Rudnicki’s wife, Marie, then called him from Dubuque, where she was picking up more supplies. She said news of its severity hasn’t traveled fast enough.
“I don’t think a lot of Dubuquers actually know. One lady stopped me and said, ‘You have most of your power back!’ And I said, ‘no we don’t.’ I don’t think they really know how bad it is … We need more people in Dubuque to take action and help these people,” Marie said.
The Most Vulnerable Try To Survive
Across Linn County, a number of low-income housing complexes bare the brunt of the derecho’s severity. Most two-story buildings have at least one corner unit with no walls, its contents strewn out onto cars and parking lots below.
This was the case in Marion, where Sammy Crum sat below his Grandview Apartment unit—now completely visible after its walls dissipated during the storm.
His bedroom and living room are completely gone. In the rest of the house he said very few items are salvageable. It “rained and rained and wouldn’t stop” while he had no roof.
Crum’s neighbor, Mitch, sat near with one of his six children.
“She said she wanted God to save her during the storm. It was a really horrible moment,” he said, holding his daughter Gloria. “We were hunkering down in the bathroom, scared.”
Red Cross put Crum up in a hotel in Coralville, where he’s on his second of 10 nights they reserved for him—the Marion resident isn’t able to afford recovery shelter on his own because he coincidentally lost his job in maintenance at Nordstrom on the same day as the storm.
In Cedar Rapids, the Westdale Apartment complex felt eerie as its residents sit in their dark doorways while some food cooked on their newly purchased grills outside. With no power and no notice of when it might come back, much of the community has been sleeping in their cars or outside since the storm. Some residents haven’t been able to access food or medicine in days.
Isaac Chatman has been living in the complex for 7 years. As a disabled resident, he said he was especially worried for his safety when the storm hit.
“When it happened, we ran into the other room, and the window in my kitchen busted open. Nobody got hurt bad, but we didn’t know what was going on,” he said, pointing to a pile of rubble. Chatman noted the lack of aid the complex has received from management or the city in the days after the storm.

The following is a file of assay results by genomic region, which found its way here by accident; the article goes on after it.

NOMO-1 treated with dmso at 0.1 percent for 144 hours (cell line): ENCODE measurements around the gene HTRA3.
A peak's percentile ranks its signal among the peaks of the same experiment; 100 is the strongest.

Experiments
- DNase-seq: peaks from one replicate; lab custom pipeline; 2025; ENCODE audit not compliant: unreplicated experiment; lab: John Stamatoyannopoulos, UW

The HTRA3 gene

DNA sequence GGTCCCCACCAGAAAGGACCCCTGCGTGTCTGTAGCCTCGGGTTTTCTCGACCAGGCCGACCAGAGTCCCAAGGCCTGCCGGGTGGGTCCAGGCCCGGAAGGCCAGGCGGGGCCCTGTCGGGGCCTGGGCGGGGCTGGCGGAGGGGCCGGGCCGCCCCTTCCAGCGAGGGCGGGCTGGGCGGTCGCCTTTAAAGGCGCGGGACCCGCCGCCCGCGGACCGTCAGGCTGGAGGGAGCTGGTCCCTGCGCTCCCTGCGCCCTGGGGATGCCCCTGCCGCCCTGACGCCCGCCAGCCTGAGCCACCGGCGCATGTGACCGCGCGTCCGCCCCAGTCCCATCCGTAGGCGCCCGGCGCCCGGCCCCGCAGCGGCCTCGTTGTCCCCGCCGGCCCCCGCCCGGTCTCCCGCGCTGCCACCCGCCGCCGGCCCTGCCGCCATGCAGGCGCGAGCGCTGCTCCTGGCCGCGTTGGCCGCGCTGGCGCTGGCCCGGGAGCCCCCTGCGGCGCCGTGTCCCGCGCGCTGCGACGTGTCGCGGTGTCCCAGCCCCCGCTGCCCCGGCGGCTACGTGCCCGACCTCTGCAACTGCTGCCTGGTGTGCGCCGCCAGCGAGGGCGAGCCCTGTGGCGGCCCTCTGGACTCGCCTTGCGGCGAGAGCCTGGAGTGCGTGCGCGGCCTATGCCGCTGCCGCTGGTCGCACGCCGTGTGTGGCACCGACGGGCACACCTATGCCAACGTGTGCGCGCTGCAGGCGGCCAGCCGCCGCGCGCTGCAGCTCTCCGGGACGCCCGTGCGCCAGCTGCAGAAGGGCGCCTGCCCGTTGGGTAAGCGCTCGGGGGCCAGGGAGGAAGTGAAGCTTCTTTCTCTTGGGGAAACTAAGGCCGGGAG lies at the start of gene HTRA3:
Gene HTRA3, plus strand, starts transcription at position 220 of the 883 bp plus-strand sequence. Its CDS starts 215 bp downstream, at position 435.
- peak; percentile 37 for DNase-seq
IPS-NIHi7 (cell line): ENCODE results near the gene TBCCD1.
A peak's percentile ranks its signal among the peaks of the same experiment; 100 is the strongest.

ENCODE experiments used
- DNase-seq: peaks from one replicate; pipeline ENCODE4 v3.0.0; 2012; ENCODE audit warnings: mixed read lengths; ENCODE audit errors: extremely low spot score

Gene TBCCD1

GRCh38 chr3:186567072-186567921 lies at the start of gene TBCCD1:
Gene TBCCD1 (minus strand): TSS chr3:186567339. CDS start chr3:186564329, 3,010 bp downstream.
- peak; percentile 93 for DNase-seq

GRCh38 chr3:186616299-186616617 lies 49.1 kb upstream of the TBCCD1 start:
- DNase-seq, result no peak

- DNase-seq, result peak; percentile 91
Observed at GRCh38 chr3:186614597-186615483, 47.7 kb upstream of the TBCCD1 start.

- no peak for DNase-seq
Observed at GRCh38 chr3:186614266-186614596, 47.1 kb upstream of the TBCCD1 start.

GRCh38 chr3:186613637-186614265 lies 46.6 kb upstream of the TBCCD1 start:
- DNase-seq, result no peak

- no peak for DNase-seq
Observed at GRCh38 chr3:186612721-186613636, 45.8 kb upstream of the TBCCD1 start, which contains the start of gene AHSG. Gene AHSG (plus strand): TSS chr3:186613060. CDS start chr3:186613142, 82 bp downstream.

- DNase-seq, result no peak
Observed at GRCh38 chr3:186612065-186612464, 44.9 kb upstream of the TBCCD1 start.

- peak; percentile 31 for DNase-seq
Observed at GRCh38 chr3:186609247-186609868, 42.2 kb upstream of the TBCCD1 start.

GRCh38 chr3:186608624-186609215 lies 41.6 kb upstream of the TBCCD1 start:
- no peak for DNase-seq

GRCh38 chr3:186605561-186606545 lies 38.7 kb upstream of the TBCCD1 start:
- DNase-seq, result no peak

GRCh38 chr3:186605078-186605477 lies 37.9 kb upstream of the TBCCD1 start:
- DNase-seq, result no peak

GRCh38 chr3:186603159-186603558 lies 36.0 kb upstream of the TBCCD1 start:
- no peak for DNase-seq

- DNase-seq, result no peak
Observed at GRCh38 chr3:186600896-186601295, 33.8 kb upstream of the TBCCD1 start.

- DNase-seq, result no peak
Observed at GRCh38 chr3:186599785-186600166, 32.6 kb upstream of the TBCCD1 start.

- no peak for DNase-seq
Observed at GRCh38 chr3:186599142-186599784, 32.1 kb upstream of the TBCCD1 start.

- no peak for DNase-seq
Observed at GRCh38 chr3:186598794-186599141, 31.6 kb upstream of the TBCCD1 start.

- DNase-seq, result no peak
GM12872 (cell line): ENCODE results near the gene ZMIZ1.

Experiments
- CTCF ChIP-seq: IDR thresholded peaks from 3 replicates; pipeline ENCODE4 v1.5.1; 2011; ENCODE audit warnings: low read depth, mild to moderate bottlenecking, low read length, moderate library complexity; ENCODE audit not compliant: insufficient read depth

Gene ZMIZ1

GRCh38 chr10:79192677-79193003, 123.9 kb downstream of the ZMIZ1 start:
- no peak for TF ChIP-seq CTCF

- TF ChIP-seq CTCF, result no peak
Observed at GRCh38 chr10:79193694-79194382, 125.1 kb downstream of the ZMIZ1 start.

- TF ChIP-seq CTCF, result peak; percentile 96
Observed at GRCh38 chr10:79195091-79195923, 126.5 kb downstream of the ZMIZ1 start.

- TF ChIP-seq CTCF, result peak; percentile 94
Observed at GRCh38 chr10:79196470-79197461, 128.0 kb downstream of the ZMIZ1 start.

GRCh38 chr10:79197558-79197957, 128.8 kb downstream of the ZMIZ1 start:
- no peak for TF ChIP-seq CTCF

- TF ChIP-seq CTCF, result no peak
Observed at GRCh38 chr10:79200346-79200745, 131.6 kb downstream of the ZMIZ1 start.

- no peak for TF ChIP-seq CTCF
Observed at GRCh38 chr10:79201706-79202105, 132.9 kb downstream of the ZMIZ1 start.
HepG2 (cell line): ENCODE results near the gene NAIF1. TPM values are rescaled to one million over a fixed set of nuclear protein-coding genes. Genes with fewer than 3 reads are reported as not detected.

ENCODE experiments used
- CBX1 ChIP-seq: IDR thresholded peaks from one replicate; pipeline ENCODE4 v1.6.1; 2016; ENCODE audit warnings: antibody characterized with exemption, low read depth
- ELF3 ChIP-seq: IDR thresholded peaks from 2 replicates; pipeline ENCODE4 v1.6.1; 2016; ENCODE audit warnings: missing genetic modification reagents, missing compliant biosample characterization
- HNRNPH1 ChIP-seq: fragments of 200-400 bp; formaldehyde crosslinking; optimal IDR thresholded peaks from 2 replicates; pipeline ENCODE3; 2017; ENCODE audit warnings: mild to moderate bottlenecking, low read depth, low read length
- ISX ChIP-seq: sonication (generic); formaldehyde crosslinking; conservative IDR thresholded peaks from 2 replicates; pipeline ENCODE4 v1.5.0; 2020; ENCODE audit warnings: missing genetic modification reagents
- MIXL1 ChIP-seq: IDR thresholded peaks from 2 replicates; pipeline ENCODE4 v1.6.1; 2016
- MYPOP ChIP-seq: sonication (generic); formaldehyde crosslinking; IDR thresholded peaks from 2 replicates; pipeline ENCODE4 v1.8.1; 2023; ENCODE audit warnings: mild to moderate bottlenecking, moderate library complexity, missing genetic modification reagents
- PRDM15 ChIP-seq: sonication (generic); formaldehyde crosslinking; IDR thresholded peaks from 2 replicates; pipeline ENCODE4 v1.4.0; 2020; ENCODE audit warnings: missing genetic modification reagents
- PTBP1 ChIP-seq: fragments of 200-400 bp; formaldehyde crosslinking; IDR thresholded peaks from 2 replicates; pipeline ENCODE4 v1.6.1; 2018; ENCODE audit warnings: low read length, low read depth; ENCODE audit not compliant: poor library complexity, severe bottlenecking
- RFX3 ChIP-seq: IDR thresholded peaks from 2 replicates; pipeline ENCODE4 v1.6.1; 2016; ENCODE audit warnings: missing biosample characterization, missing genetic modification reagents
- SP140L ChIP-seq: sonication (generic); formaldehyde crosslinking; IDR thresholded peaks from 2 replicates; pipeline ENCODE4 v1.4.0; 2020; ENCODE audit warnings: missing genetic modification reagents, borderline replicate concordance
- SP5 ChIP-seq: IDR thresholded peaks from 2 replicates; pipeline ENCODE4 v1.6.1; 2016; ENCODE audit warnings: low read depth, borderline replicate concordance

“You see this? They [his family] moved this. And I can’t do anything, I’m disabled.”
Chatman’s neighbor Tameka Rogers grilled outside for him and discussed how she was headed to her daughter’s the next day to print out DHS food stamps and applications for disaster loans for the community.
“What I’m going to do tomorrow, I’m going to my storage and getting my printer. Because my daughter’s lights are back on and she has WiFi and I’m going to print off just 60 sheets and just pass them up for people,” Rogers said. “So at least they’ll get some money in their pockets. Somebody’s got to do something. Somebody’s got to do it.”
Rogers has lived in Cedar Rapids for 20 years, but is planning on moving out of the state once things calm down.
“What’s so sad though is the owner that owns these hasn’t even been out here. Nobody. And we’re giving these people money, every single month. But if everybody leaves and moves away, guess where it leaves you at? Broke. You have to reach out to your brethren,” she said. “We’re moving to Memphis. I’m moving out of state.”
by Rachelle Chase, Isabella Murray and Pat Rynard
Iowa Starting Line is an independently-owned progressive news outlet devoted to providing unique, insightful coverage on Iowa news and politics. We need reader support to continue operating — please donate here. Follow us on Twitter and Facebook for more coverage.